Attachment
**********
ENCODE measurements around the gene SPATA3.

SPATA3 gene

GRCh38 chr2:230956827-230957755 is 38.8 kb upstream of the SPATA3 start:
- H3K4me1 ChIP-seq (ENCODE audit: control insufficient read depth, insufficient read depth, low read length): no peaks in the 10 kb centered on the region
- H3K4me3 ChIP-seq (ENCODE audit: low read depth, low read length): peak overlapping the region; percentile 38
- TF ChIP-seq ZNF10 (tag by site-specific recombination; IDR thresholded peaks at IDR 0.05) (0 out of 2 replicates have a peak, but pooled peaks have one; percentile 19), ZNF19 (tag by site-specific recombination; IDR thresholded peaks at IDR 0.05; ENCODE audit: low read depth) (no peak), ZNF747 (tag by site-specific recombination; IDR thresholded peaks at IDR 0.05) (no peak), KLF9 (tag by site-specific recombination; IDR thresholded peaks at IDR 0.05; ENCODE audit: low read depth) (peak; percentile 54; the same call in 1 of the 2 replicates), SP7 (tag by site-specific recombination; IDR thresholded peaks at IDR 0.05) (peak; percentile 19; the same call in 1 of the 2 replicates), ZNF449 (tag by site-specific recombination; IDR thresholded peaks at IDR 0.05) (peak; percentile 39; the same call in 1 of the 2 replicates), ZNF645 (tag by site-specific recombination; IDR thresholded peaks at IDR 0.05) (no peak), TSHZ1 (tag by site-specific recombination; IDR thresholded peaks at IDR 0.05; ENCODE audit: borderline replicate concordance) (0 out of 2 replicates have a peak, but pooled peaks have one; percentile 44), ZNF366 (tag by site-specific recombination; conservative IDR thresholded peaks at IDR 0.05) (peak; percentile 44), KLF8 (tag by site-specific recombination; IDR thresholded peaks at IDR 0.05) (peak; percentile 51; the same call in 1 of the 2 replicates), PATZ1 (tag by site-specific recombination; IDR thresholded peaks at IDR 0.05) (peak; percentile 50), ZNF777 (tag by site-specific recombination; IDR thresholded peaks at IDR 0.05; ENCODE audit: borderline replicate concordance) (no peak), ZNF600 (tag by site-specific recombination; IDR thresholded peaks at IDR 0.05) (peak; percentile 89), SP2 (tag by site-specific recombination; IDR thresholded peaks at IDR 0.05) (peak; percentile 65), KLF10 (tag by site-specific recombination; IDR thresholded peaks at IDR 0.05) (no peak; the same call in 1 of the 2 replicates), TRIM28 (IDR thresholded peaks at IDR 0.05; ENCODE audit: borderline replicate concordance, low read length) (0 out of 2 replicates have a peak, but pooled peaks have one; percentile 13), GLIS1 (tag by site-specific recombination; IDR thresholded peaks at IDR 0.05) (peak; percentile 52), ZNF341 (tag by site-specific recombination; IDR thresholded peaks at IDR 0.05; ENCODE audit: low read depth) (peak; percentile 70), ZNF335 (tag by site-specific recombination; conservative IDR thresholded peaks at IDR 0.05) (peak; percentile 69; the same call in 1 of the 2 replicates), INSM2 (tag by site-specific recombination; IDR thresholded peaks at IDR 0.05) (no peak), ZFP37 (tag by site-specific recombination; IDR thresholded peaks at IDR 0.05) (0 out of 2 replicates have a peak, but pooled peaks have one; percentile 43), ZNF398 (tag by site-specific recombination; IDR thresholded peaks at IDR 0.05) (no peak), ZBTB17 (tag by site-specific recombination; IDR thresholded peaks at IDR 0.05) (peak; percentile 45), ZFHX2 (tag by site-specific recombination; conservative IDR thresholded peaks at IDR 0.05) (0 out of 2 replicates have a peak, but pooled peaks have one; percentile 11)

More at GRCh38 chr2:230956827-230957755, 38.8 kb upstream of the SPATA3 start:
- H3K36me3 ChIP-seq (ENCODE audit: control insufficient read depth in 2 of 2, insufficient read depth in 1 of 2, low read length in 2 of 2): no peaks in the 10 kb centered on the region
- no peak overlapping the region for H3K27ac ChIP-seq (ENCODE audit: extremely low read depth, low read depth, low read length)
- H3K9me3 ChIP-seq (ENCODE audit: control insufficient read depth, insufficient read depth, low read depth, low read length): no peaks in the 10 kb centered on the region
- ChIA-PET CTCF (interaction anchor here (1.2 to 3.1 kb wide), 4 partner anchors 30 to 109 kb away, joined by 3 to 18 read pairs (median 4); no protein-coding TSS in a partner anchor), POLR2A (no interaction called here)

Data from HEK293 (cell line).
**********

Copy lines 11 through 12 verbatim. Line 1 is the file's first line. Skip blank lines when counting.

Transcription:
- ChIA-PET CTCF (interaction anchor here (1.2 to 3.1 kb wide), 4 partner anchors 30 to 109 kb away, joined by 3 to 18 read pairs (median 4); no protein-coding TSS in a partner anchor), POLR2A (no interaction called here)

Data from HEK293 (cell line).